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Bagworm Case - Family Psychidae Bagworms are not really worms, but are caterpillars - they are the immature stage of a moth. They&#039;re called &quot;bagworms&quot; because they construct bags/cases that are covered with pieces of twigs and/or leaves. The caterpillars feed by sticking their heads out of the top of the bag and chewing on nearby leaves or lichens. They live in these bags until they pupate (also inside the bag). Males emerge a little earlier than females, leaving their bag and flying off in search of a mate. Females emerge eyeless, wingless, and legless! So, she remains in her bag, but emits a pheromone to alert males of her presence. Males locate the females and mate. Once mated, a female lays eggs and dies, leaving a bag full of eggs that will hatch the following spring.<br />
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I carefully looked inside of this case and there was a caterpillar in there. It looked reddish, but I couldn&#039;t be sure.  Bagworm Case,Family Psychidae,Geotagged,Spring,United States,bagworm,psychidae Click/tap to enlarge Promoted

Bagworm Case - Family Psychidae

Bagworms are not really worms, but are caterpillars - they are the immature stage of a moth. They're called "bagworms" because they construct bags/cases that are covered with pieces of twigs and/or leaves. The caterpillars feed by sticking their heads out of the top of the bag and chewing on nearby leaves or lichens. They live in these bags until they pupate (also inside the bag). Males emerge a little earlier than females, leaving their bag and flying off in search of a mate. Females emerge eyeless, wingless, and legless! So, she remains in her bag, but emits a pheromone to alert males of her presence. Males locate the females and mate. Once mated, a female lays eggs and dies, leaving a bag full of eggs that will hatch the following spring.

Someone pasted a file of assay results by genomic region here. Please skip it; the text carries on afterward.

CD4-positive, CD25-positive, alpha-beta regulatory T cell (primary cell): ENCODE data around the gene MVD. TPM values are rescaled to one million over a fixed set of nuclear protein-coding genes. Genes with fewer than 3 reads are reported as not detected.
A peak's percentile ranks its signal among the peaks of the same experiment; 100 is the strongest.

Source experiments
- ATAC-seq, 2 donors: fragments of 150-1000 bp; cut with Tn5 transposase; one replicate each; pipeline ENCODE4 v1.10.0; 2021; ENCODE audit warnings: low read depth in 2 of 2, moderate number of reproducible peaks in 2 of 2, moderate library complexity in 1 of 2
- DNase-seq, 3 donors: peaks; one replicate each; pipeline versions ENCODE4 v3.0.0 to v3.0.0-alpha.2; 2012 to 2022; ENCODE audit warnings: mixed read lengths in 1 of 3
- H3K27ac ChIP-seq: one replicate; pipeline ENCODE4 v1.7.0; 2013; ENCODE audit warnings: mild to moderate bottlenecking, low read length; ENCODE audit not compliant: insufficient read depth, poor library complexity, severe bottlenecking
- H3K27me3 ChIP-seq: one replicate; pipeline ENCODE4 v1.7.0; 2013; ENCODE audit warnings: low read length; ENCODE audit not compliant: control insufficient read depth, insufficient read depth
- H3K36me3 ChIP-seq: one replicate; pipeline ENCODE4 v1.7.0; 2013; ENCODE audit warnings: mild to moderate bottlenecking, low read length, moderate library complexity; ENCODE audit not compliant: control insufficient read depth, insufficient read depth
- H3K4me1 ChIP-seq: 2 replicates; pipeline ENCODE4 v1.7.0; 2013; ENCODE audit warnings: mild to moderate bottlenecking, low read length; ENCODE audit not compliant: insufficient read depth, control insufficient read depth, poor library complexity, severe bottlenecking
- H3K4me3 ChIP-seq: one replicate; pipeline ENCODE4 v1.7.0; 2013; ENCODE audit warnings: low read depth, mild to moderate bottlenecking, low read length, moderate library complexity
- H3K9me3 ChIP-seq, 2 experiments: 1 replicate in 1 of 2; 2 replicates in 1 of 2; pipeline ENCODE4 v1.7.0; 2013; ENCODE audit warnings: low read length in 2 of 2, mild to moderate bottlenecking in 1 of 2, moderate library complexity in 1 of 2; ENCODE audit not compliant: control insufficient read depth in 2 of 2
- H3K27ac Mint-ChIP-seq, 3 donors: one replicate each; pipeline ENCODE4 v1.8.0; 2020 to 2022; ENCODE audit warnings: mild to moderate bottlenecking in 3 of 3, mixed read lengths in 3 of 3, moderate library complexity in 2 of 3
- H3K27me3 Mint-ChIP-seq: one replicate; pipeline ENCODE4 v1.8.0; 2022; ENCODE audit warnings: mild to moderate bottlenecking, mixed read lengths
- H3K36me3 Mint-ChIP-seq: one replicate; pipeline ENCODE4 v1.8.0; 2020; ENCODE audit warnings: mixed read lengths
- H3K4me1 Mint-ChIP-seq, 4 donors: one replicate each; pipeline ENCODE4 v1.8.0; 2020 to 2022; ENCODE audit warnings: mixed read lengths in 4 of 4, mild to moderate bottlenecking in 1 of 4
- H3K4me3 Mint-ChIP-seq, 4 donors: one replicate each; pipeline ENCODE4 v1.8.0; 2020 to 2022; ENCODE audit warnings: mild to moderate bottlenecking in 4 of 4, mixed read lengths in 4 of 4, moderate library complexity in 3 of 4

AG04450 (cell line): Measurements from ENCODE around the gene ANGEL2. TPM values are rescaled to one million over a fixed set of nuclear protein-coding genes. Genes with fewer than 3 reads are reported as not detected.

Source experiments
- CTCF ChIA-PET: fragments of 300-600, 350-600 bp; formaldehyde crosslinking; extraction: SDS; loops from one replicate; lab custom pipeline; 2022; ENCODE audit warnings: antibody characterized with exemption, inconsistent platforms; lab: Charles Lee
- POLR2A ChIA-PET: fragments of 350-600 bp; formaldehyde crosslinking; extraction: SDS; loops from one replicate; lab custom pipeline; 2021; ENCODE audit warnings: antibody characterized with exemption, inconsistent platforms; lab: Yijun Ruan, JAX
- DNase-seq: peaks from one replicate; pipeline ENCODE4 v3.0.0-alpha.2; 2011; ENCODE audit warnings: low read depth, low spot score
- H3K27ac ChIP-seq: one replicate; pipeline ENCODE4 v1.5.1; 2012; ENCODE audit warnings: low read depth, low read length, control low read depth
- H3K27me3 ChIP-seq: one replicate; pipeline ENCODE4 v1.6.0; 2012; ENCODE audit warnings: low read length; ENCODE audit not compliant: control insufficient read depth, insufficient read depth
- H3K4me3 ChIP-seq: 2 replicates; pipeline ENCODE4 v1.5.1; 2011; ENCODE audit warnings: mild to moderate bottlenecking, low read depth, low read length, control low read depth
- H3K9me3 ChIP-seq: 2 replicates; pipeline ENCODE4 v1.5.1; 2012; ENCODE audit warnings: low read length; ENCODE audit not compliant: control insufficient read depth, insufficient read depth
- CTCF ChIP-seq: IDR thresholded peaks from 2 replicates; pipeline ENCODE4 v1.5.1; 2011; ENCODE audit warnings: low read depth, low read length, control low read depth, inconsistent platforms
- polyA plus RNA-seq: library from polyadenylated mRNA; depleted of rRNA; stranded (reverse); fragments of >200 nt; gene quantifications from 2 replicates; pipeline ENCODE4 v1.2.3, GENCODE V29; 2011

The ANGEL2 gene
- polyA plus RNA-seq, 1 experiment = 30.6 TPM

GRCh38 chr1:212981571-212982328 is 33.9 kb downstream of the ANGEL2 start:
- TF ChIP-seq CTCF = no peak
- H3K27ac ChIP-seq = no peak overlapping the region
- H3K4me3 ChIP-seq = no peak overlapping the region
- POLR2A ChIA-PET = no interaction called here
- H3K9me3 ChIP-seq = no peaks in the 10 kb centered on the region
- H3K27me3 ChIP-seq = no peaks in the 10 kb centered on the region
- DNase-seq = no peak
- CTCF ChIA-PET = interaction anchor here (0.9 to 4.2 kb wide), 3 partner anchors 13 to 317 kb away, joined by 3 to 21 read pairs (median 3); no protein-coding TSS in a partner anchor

I carefully looked inside of this case and there was a caterpillar in there. It looked reddish, but I couldn't be sure.

    comments (9)

  1. AWESOME! Posted one year ago
    1. Thanks. I'd LOVE to find one on the move someday! So far, I have just found them glued down, but would love to see the little caterpillar crawling around with its case someday. Posted one year ago
  2. Awesome find! Posted one year ago
    1. Thanks Ferdy Posted one year ago
  3. Would this be the same as the ones found in my garden near London UK?.I've often wondered what they are. What does the moth look like please? Posted one year ago
    1. Do you have a photo of it? There are many species of bagworm, but yours would be in the same family at least (Psychidae). Check out this link to see the adults...You’ll notice that while the males look like normal moths, but the adult females look like caterpillars.

      https://bugguide.net/node/view/122/bgimage
      Posted one year ago
      1. Wow! I do don’t realise the number of different ones! Thank you for the link. Fascinating! Posted one year ago
      2. Wow! I didn’t realise the number of different ones! Thank you for the link. Fascinating! Posted one year ago, modified one year ago
        1. You're welcome :) Posted one year ago

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By Christine Young

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Uploaded Jun 10, 2018. Captured Jun 10, 2018 12:08 in 281 Main St S, Woodbury, CT 06798, USA.
  • Canon EOS 80D
  • f/2.8
  • 1/166s
  • ISO800
  • 100mm